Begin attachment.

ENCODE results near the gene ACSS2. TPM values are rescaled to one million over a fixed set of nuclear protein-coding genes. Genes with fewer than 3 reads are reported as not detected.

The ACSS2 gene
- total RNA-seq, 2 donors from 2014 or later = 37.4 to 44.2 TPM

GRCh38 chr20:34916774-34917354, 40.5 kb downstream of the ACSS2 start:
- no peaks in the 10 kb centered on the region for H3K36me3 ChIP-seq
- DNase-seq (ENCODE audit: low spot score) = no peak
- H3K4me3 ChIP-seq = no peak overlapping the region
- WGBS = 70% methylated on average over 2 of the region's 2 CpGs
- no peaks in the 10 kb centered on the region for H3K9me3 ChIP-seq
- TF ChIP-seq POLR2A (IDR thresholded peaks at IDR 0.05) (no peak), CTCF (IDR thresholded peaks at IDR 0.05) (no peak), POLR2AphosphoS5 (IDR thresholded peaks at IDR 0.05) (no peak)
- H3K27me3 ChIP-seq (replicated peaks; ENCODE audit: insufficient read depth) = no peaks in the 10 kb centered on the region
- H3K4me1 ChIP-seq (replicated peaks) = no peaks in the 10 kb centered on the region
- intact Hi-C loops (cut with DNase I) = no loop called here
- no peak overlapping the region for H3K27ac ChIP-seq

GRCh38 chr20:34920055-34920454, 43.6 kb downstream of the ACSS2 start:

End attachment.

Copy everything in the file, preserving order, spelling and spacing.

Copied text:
ENCODE results near the gene ACSS2. TPM values are rescaled to one million over a fixed set of nuclear protein-coding genes. Genes with fewer than 3 reads are reported as not detected.

The ACSS2 gene
- total RNA-seq, 2 donors from 2014 or later = 37.4 to 44.2 TPM

GRCh38 chr20:34916774-34917354, 40.5 kb downstream of the ACSS2 start:
- no peaks in the 10 kb centered on the region for H3K36me3 ChIP-seq
- DNase-seq (ENCODE audit: low spot score) = no peak
- H3K4me3 ChIP-seq = no peak overlapping the region
- WGBS = 70% methylated on average over 2 of the region's 2 CpGs
- no peaks in the 10 kb centered on the region for H3K9me3 ChIP-seq
- TF ChIP-seq POLR2A (IDR thresholded peaks at IDR 0.05) (no peak), CTCF (IDR thresholded peaks at IDR 0.05) (no peak), POLR2AphosphoS5 (IDR thresholded peaks at IDR 0.05) (no peak)
- H3K27me3 ChIP-seq (replicated peaks; ENCODE audit: insufficient read depth) = no peaks in the 10 kb centered on the region
- H3K4me1 ChIP-seq (replicated peaks) = no peaks in the 10 kb centered on the region
- intact Hi-C loops (cut with DNase I) = no loop called here
- no peak overlapping the region for H3K27ac ChIP-seq

GRCh38 chr20:34920055-34920454, 43.6 kb downstream of the ACSS2 start: